Unionville, PA local Bruce Davidson, Jr. has represented his country riding on numerous three-day eventing teams, competed at the world’s most renowned and challenging competitions, and long been considered one of the sport’s elite riders. “Buck” had not, however, managed to clinch the three-star win at his hometown event, Plantation Field International. Last weekend he finally claimed victory in Unionville, a success made all the sweeter by its close proximity to his family’s hallowed Chesterland Farm.
Buck has ridden Copper Beach, an 11-year-old Irish Sport Horse, since he and Carl Segal bought him at the prestigious Goresbridge Go for Gold Sale in Ireland when the gelding was just five. Buck has taken his time with “Sean,” owned together by Carl and Cassie Segal and Sherrie Martin, to preserve his soundness while giving him a solid education at every level.
“He’s still a young horse, but he’s been going for so long. I’ve been very fortunate to have [owners] that let me do what I need to do and take our time. We didn’t go fast at all at horse trials at least until he was ten,” Davidson said. “The most important thing is keeping them sound so they can be trained. That’s kind of been my theory. The owners have allowed me to do that and I think it’s been really good for Sean.”
There was no time to waste on the cross country at Plantation, with time penalties proving to be a significant factor in the final phase. Running in reverse order of standing, the pressure was on Buck and Sean, who had moved up from third after dressage to first after show jumping, when Jennie Brannigan, also from Unionville, and Canadian Olympian Selena O’Hanlon crossed the finish line without penalties. With only five time penalties in hand, Buck knew he had to put the pedal down.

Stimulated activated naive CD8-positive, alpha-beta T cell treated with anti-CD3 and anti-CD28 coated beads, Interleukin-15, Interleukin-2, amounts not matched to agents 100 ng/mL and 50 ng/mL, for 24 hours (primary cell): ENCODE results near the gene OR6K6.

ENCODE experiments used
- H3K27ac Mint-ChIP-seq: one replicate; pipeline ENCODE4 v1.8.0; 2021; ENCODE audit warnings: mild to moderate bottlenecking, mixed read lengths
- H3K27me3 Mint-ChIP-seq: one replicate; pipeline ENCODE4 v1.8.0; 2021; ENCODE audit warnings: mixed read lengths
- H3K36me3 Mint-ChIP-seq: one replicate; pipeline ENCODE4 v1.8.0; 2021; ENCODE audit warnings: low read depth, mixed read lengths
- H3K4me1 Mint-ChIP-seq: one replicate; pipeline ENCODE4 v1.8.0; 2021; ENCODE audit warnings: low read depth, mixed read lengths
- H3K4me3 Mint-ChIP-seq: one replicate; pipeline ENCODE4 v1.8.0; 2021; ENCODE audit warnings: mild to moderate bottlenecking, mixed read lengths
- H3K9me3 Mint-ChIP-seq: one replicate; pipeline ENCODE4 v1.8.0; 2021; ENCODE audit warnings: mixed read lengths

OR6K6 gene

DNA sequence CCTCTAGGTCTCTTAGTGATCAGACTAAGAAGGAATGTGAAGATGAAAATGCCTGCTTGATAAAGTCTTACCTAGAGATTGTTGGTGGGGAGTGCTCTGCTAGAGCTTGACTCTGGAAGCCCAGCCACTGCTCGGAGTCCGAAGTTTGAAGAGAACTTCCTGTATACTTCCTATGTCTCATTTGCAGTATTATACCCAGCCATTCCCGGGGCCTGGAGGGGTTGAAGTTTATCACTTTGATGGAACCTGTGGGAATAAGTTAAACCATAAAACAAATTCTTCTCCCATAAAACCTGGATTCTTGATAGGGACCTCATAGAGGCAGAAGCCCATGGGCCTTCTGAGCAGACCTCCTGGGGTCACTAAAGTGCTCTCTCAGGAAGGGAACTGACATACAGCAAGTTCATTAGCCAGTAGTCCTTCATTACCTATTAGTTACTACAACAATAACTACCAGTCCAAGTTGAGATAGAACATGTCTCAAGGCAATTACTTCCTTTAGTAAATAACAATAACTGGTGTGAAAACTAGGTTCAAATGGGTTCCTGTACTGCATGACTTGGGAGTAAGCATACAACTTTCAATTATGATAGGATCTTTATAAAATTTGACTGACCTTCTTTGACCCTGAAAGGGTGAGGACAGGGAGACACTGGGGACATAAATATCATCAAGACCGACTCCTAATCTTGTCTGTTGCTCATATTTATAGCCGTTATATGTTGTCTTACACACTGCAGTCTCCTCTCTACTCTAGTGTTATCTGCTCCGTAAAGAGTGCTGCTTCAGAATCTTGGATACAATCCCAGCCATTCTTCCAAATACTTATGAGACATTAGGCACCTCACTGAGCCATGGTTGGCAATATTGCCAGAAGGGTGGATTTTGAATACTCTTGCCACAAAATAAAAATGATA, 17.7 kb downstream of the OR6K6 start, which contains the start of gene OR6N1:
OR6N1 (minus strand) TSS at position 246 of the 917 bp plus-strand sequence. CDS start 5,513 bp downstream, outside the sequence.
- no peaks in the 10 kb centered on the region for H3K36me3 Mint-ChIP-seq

“I’ve lost to Jennie so many times! When she came to the finish, I told Sean, ‘We gotta go!'” The moment the starter released them from the box, they were off on a mission to make it home clear and quick. Mike Etherington-Smith’s cross country course was built with substantial terrain and no shortage of technical questions, but the track was well balanced with areas of intensity broken up by long gallops.
“It wasn’t max height but it gave the horses confidence, hopefully. It asked every question but if you wanted to go get the time, you had to go,” Buck said.
With Sean’s tail snapping in the wind, the pair attacked the course. They finished 12 seconds under the time and Buck, pumping his fists above his head as they crossed the line, knew the careful development of this horse had paid off. “I really trusted him [out there]. I could completely count on him to go that little bit faster.”
Segal said, “It’s a great feeling because Buck has worked so hard with Sean. They have similar personalities in that they both try so hard and no matter what, they’re going to give it their all.”
Coming second by a mere 2.3 penalties were Brannigan and Tim and Nina Gardner’s 15-year-old Irish Sport Horse, Cambalda. They were seventh after dressage but were the only pair in the division to finish without any additional jumping or time penalties. Brannigan, whose routine includes galloping racehorses, set a blistering pace on cross country, finishing 21 seconds under the optimum time.